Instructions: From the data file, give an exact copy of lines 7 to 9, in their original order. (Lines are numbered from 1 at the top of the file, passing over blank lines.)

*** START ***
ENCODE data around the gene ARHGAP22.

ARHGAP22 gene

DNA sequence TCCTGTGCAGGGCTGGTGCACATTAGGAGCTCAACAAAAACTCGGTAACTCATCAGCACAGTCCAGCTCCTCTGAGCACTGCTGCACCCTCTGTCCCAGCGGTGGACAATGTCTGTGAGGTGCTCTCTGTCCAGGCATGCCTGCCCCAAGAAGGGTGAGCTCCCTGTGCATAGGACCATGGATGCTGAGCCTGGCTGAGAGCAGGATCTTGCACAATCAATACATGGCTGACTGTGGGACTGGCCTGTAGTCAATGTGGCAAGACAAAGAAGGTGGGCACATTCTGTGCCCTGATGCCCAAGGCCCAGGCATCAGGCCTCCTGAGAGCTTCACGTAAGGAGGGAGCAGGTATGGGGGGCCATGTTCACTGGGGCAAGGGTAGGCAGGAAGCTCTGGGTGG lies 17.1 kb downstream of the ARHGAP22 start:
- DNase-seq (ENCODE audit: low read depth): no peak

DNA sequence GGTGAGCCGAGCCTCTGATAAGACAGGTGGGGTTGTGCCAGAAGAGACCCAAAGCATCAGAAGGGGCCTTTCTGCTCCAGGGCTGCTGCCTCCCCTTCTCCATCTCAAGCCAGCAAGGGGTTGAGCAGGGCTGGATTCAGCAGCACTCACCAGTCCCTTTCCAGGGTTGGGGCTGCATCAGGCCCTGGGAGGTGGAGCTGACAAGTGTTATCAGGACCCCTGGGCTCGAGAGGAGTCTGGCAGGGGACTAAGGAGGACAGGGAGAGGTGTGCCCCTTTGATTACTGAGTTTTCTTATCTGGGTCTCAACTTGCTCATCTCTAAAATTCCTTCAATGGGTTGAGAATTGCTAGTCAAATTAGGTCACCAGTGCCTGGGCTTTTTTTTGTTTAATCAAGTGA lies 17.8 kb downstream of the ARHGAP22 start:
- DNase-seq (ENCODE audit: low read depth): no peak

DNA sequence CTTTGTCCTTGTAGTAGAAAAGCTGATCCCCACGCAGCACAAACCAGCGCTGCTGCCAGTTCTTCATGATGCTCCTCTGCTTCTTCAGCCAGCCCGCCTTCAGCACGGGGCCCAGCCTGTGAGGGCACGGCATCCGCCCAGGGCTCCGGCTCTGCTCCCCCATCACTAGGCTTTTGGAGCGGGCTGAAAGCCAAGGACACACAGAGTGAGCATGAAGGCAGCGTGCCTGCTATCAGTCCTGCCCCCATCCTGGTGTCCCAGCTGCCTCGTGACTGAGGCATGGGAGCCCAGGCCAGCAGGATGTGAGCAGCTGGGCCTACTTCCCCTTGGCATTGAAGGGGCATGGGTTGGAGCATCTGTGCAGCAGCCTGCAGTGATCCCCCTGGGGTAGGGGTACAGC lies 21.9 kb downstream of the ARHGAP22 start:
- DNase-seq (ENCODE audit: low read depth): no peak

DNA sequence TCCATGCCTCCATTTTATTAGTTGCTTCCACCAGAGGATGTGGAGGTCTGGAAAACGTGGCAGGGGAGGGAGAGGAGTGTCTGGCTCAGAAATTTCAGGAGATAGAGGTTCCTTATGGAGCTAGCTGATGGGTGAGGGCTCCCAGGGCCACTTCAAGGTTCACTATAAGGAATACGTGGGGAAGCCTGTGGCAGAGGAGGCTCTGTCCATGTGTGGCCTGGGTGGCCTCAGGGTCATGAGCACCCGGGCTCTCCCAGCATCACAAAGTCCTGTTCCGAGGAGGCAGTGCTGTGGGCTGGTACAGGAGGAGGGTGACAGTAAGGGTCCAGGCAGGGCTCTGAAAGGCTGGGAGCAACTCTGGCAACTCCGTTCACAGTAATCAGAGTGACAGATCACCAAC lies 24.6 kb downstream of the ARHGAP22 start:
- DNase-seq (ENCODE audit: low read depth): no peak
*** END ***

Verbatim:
DNA sequence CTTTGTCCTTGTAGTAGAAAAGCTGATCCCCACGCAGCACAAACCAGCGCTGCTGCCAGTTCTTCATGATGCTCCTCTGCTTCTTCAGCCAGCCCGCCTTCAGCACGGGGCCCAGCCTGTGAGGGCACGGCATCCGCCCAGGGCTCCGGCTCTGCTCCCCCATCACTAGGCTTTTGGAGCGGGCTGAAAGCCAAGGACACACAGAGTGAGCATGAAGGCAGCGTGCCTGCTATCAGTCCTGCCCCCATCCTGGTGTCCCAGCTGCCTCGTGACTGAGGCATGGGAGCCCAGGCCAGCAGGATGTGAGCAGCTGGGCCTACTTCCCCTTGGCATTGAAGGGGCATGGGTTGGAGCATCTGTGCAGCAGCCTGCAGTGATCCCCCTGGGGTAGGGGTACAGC lies 21.9 kb downstream of the ARHGAP22 start:
- DNase-seq (ENCODE audit: low read depth): no peak

DNA sequence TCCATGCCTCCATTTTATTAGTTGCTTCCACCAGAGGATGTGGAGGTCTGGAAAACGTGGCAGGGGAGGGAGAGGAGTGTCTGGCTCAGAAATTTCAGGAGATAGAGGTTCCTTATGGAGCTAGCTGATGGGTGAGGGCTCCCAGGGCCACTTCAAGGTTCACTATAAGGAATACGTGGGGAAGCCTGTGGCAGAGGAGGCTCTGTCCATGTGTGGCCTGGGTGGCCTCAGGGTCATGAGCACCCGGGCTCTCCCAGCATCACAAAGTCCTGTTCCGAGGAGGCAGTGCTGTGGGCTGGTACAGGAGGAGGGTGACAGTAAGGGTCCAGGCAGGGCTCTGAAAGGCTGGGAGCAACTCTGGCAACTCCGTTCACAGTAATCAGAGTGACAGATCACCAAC lies 24.6 kb downstream of the ARHGAP22 start: